Evaluation of Mr. Voelkle's reply:

It is very telling that he (and neither did ANYONE: not Mr. Kaplan – nor Ross Caldwell or Huck – to name just a few accepted experts on this matter of the PMB... ) did NOT care about these defining measurements of CARDS in the 1st place BEFORE taking the PMB (and the others in that category) for PLAYING cards.

Mr. Voelkle states that:
... I should say that our deck originally contained 78 cards, of which 74 are preserved, ...
So there were originally 78 rectangular pieces of artfully gilded and painted cardboard that resembled a deck of cards by looks BUT with hole(s) in everyone of them to be hung (on a wall) and were IMPOSSIBLE to be PLAYED with (just like cards) just because of their measurements:
The cards were all 173 x 87 mm, …

... The thickness … … was about 1.5 mm ...

… the weight, in grams … was [between] 14.78, and ... 14.84.
Calculation:

78 x 1.5 mm = 117 mm (11,7 cm or 4,6063 inches) thickness of the whole former complete pack.

78 x 14,82 grams = 1155,96 grams (40,7753 oz or 2,5485 lb or 1,156 kg for the complete pack

(Because of the pure GOLD that was part of the LAYERED construction [laminated stock [sic!]] of all 78 rectangles and which was about ½ mm thick)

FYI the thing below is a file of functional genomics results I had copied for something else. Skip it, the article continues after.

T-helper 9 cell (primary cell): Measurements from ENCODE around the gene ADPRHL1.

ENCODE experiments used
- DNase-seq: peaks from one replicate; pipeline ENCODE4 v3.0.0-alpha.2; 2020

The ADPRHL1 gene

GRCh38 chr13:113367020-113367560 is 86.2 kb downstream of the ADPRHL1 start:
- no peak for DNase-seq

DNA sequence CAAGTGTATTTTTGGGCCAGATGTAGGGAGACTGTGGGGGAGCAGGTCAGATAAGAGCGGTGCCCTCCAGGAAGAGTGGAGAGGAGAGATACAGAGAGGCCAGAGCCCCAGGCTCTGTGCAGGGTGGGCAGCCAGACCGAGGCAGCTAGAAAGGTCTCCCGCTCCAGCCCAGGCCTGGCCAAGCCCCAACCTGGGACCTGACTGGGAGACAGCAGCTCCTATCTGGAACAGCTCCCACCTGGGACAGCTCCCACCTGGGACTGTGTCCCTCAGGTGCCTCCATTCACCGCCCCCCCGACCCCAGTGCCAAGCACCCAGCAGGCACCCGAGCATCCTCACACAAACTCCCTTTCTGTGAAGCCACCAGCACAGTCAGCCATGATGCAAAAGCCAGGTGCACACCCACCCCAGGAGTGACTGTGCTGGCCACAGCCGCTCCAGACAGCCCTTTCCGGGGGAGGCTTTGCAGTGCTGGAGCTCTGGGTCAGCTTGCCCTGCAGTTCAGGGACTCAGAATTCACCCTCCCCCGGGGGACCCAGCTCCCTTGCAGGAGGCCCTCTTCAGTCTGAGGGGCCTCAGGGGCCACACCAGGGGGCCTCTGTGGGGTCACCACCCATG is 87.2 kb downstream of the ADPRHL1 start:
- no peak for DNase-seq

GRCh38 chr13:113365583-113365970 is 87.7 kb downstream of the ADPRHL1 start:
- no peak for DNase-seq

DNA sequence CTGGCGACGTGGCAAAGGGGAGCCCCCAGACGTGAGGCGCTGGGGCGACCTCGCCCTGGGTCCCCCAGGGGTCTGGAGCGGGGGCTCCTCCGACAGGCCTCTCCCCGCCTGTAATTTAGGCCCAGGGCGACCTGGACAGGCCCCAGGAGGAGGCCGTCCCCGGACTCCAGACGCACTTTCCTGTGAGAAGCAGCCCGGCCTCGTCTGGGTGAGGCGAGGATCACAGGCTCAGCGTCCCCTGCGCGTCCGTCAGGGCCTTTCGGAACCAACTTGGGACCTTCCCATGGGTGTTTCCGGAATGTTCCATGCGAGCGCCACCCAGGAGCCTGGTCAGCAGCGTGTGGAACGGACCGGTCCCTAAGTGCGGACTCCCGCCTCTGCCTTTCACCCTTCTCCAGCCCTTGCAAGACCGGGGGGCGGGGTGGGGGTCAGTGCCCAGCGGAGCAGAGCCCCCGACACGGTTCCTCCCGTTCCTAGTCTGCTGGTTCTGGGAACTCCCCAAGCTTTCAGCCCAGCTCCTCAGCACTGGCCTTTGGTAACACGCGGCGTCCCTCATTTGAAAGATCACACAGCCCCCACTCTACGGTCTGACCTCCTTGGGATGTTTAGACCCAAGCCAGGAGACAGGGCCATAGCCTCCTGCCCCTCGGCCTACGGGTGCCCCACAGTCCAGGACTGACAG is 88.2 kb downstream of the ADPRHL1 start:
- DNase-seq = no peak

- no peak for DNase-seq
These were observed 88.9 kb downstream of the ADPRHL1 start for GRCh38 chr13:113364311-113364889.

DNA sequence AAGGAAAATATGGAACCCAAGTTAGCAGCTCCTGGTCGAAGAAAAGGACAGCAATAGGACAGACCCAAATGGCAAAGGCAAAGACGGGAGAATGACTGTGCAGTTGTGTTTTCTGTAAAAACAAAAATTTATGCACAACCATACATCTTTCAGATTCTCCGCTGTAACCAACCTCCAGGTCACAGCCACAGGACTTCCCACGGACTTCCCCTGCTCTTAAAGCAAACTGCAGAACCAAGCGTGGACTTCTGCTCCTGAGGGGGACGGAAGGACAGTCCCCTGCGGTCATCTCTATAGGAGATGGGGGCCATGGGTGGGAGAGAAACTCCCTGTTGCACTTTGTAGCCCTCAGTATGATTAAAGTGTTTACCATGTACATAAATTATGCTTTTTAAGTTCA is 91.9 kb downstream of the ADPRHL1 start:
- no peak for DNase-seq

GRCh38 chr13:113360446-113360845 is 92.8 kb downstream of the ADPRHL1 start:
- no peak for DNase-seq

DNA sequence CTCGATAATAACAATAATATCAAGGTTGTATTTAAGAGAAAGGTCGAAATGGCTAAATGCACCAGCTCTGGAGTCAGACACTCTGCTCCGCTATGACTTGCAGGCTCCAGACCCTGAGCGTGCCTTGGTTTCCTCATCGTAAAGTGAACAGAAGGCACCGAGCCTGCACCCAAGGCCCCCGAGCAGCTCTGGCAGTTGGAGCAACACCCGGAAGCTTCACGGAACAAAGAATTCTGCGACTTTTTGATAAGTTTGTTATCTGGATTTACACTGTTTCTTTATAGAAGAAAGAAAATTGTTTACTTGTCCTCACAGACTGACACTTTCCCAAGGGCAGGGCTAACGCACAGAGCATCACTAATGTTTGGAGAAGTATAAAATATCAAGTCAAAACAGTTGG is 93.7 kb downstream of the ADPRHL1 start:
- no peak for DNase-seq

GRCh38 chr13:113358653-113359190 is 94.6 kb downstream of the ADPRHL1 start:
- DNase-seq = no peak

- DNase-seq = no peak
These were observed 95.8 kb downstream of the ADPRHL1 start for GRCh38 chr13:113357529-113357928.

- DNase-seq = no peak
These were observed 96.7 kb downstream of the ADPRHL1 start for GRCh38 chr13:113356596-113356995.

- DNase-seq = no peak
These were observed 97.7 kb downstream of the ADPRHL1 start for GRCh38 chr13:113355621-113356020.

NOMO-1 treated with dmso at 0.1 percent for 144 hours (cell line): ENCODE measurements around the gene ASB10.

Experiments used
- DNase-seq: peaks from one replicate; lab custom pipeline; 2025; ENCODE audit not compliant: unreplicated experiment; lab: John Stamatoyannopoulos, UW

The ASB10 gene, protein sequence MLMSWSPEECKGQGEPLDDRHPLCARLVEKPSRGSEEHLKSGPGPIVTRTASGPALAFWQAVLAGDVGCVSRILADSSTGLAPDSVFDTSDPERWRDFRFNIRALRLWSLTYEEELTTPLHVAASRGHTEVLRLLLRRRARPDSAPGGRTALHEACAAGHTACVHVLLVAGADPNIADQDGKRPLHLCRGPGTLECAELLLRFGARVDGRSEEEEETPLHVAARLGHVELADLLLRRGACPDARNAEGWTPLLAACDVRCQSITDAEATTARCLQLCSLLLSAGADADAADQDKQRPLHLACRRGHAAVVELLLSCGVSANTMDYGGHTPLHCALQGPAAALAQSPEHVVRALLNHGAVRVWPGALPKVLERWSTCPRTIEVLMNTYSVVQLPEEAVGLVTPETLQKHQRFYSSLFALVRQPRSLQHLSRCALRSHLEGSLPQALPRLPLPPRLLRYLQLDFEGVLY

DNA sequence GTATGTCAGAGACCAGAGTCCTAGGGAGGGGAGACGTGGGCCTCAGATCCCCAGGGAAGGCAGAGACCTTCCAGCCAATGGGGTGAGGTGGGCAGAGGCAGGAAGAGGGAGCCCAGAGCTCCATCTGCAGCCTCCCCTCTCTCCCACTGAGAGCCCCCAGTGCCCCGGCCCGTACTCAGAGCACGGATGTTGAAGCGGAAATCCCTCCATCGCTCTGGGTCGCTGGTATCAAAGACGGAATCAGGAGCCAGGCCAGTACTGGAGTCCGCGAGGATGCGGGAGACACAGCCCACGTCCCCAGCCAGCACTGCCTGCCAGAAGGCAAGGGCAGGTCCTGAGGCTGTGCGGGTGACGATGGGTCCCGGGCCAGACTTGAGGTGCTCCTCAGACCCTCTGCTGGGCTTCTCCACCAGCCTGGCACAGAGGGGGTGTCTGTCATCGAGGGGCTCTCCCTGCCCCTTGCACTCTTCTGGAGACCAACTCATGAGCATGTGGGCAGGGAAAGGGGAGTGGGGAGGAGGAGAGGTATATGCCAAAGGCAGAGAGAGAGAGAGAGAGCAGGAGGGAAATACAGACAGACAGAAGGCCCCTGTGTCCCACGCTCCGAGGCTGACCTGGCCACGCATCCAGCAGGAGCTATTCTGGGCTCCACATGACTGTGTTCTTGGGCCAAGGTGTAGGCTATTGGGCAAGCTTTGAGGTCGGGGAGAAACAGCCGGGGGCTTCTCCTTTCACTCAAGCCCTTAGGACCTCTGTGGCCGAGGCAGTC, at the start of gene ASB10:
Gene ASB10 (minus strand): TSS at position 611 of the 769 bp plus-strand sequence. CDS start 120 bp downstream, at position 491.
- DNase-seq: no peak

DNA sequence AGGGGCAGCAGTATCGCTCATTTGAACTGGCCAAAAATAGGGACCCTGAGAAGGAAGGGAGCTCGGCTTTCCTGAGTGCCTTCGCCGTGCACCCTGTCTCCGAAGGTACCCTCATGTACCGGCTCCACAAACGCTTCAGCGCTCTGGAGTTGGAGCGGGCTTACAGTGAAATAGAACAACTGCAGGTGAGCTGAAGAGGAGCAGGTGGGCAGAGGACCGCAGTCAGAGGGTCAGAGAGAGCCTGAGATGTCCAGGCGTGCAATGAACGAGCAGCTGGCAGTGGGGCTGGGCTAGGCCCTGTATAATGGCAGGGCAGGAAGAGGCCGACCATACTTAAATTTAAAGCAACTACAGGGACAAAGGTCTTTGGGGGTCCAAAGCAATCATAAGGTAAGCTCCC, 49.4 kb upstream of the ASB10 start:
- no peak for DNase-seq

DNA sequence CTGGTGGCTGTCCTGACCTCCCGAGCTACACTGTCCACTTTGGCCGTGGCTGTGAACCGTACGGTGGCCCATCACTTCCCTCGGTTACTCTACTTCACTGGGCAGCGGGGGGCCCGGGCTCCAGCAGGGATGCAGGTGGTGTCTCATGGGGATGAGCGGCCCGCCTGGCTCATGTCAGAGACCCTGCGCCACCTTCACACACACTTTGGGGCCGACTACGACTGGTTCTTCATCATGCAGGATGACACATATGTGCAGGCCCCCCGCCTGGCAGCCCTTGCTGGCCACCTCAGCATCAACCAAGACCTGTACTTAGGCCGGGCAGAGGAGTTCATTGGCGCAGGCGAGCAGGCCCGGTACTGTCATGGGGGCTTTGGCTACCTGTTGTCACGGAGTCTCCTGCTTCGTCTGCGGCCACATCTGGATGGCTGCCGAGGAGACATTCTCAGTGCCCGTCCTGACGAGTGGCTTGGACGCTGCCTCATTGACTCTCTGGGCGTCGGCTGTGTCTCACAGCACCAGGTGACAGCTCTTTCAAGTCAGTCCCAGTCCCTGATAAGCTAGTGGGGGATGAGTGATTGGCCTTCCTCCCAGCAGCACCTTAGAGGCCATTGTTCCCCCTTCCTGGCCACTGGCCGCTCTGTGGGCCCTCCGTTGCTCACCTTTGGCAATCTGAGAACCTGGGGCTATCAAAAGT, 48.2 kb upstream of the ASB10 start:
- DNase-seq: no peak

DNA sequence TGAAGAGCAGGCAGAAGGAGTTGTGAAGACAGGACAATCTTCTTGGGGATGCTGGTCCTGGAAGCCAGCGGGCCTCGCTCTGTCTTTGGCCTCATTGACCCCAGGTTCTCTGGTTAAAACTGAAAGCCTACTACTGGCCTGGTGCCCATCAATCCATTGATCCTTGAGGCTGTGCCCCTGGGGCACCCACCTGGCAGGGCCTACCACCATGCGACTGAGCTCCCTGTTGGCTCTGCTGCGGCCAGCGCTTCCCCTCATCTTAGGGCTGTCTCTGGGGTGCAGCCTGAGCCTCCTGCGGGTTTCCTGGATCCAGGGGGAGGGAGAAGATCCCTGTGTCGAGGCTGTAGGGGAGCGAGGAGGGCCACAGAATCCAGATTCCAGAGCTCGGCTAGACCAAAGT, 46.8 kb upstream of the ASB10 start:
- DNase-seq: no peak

173 x 87 mm > rectangular measurements of all 78 tableaus

From the „thickness“ of 4,6063 inches of the supposed whole pack alone it should be clear that only a giant like the „Fortitude“ guy could have managed to shuffle them – even IF they had been made of unpainted cardboard only (which they are of course not – and so: much to fragile!!).

To give you a comparison:

The DAL NEGRO replica of the PMB is very close to it's original measurements with 178 x 92 mm
BUT only 25 mm thick with all it's 78 cards.

So to reach the 117 mm of the original PMB you would have to stack more than 4 and ½ packs of the DAL NEGRO replica deck on top of each-other.

Those who own the Dal Negro will shake their heads now about the impossibility to manage such a pack.